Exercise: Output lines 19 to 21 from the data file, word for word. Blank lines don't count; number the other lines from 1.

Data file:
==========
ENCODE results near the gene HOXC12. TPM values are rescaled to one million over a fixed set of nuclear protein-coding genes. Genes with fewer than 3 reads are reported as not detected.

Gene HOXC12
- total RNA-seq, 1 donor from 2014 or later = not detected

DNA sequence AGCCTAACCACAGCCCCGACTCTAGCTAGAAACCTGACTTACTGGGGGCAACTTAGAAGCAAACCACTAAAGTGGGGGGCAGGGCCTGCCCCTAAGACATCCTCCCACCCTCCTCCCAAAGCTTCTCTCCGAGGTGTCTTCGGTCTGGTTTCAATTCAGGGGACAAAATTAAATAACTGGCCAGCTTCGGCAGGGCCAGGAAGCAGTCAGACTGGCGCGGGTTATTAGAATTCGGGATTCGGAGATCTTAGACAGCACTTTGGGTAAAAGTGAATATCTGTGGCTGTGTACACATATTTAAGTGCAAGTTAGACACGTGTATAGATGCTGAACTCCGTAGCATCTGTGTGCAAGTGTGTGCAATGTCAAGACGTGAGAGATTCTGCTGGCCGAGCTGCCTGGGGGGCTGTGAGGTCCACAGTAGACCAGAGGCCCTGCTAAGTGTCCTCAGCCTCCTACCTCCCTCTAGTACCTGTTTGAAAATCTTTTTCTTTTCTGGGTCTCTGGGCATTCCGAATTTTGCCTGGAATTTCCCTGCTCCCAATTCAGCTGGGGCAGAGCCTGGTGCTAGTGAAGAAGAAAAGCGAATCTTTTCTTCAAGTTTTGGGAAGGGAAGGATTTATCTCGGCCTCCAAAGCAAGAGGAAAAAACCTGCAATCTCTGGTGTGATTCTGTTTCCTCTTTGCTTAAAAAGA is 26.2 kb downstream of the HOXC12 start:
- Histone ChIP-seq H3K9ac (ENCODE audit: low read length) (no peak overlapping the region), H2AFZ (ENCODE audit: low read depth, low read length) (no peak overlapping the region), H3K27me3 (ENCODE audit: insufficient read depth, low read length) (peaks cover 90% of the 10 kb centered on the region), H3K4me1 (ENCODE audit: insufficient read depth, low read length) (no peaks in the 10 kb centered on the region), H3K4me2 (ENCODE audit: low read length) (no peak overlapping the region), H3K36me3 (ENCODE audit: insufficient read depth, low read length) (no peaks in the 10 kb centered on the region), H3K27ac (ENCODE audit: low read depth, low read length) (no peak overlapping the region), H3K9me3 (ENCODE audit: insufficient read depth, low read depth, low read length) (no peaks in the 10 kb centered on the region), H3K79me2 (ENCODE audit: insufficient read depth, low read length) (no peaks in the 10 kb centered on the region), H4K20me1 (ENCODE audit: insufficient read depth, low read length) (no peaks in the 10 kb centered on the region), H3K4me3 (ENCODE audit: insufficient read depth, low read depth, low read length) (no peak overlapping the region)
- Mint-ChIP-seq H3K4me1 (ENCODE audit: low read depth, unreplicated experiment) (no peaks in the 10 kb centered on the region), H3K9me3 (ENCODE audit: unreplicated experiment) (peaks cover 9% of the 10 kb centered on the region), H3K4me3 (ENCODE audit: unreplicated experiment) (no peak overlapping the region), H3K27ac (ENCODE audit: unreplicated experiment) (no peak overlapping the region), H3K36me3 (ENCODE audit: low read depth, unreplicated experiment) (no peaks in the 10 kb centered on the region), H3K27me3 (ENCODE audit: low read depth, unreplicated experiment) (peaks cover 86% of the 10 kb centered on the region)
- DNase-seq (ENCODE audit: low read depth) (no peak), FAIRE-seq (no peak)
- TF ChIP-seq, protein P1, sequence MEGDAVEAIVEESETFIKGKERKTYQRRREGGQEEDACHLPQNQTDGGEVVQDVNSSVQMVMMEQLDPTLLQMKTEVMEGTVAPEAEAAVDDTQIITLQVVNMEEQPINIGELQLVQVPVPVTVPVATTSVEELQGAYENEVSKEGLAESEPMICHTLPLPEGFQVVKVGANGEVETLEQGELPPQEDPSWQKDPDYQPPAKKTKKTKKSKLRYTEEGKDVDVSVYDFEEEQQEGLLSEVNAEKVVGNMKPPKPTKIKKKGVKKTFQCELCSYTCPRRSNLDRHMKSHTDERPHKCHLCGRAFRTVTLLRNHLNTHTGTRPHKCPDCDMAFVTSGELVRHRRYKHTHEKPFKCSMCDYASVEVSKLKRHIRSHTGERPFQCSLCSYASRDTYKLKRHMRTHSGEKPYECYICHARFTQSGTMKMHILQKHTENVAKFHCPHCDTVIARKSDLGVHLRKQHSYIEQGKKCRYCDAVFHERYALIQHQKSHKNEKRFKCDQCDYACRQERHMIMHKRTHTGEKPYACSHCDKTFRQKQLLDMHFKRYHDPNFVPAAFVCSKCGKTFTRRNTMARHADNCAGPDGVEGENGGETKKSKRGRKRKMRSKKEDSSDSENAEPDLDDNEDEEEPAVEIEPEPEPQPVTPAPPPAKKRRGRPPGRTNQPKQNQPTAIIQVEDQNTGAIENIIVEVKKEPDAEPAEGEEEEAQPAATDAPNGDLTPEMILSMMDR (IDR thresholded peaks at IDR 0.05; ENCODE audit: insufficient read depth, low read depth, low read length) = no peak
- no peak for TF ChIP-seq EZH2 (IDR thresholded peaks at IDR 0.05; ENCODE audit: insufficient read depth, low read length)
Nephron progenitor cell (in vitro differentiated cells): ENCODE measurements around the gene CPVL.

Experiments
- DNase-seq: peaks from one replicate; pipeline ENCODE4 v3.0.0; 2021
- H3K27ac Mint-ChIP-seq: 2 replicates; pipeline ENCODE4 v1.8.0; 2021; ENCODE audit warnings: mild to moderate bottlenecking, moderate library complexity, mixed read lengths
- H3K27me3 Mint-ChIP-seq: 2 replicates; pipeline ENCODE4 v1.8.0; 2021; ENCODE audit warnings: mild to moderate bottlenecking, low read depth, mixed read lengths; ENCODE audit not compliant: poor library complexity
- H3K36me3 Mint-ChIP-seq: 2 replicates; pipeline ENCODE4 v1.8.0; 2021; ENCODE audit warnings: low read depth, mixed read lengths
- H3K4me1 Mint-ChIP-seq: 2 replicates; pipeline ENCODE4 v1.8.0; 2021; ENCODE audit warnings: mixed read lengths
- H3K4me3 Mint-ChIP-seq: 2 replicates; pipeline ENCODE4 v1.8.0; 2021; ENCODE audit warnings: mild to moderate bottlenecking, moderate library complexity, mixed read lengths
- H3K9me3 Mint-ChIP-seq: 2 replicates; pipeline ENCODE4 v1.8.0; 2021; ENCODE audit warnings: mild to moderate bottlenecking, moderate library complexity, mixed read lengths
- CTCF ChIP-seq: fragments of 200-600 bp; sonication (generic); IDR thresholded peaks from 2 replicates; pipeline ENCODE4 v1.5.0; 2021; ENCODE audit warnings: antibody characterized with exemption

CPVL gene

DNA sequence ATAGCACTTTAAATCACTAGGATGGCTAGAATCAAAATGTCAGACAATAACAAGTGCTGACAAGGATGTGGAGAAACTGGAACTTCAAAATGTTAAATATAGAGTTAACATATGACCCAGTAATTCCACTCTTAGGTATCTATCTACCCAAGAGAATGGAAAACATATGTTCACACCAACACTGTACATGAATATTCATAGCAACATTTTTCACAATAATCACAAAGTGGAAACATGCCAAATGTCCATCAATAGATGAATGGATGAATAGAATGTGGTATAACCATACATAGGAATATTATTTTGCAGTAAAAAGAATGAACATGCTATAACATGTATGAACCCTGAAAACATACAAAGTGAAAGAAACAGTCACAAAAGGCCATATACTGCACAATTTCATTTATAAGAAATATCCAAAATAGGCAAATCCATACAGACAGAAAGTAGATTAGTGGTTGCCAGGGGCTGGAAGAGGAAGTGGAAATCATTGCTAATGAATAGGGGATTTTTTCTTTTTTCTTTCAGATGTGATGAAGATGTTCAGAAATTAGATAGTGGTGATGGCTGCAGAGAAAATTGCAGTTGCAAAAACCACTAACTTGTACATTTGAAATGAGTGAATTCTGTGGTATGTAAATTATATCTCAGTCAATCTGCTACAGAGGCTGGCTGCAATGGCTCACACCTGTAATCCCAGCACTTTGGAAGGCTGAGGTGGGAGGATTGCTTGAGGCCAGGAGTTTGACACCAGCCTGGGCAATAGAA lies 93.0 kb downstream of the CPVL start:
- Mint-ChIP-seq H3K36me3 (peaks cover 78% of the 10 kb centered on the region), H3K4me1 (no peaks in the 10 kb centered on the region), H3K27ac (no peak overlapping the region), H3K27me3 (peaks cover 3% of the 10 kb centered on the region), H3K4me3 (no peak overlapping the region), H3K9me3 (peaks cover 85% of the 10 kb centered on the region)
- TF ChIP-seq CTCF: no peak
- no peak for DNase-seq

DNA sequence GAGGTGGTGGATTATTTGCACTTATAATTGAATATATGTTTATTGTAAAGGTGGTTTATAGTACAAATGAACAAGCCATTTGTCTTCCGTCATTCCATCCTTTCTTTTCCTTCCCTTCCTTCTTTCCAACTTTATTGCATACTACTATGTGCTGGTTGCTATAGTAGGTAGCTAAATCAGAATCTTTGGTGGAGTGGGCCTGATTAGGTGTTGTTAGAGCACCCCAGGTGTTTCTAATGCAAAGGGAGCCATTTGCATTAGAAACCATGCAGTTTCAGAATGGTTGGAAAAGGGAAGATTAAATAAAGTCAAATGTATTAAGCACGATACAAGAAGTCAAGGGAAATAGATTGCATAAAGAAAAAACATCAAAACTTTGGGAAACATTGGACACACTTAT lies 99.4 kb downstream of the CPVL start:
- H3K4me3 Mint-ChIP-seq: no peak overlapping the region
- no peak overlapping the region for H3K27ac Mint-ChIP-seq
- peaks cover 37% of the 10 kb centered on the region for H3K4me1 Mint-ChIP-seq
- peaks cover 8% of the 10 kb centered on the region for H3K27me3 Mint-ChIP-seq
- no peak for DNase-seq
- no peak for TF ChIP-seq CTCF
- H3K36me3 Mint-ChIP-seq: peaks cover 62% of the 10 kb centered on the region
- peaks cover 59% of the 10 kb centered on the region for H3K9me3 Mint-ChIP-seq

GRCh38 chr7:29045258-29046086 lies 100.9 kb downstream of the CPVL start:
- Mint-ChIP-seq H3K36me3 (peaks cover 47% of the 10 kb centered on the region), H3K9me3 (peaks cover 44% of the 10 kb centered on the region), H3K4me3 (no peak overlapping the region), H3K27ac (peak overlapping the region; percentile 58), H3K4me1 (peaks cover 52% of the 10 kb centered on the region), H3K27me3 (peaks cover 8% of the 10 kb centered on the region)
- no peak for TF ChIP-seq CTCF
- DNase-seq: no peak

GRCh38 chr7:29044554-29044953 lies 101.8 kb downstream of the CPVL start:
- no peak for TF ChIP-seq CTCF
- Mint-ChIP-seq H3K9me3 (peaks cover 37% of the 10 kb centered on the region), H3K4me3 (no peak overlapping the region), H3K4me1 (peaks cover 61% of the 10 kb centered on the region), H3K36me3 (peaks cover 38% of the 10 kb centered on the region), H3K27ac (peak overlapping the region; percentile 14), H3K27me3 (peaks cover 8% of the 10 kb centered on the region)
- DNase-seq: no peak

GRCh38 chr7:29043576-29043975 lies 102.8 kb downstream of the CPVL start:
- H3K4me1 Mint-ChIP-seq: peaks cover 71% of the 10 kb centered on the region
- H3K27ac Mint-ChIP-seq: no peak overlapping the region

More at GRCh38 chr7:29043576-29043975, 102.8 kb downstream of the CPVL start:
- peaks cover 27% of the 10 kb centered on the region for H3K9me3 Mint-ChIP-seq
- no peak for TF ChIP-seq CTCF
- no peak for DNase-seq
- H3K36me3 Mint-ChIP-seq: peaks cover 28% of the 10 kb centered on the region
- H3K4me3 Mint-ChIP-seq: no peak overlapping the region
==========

- CTCF ChIP-seq: fragments of 200-600 bp; sonication (generic); IDR thresholded peaks from 2 replicates; pipeline ENCODE4 v1.5.0; 2021; ENCODE audit warnings: antibody characterized with exemption

CPVL gene

DNA sequence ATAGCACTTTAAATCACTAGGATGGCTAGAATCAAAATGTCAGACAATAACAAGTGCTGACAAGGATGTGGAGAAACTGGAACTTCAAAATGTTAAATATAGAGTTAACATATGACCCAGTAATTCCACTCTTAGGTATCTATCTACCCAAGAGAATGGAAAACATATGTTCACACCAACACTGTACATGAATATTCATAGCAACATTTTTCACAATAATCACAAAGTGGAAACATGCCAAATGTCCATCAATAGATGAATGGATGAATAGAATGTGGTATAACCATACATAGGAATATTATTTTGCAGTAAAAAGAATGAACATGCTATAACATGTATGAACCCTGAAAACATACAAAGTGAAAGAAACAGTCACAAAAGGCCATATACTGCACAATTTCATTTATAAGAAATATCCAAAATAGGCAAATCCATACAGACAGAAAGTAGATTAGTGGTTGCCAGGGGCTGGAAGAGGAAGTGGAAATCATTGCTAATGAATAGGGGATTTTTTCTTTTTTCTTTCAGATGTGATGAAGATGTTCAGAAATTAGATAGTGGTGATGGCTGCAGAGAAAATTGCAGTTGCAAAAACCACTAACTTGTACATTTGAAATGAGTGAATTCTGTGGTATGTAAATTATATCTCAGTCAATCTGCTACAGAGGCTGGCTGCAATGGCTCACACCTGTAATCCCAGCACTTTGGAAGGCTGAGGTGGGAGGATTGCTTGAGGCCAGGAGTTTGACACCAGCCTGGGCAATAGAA lies 93.0 kb downstream of the CPVL start: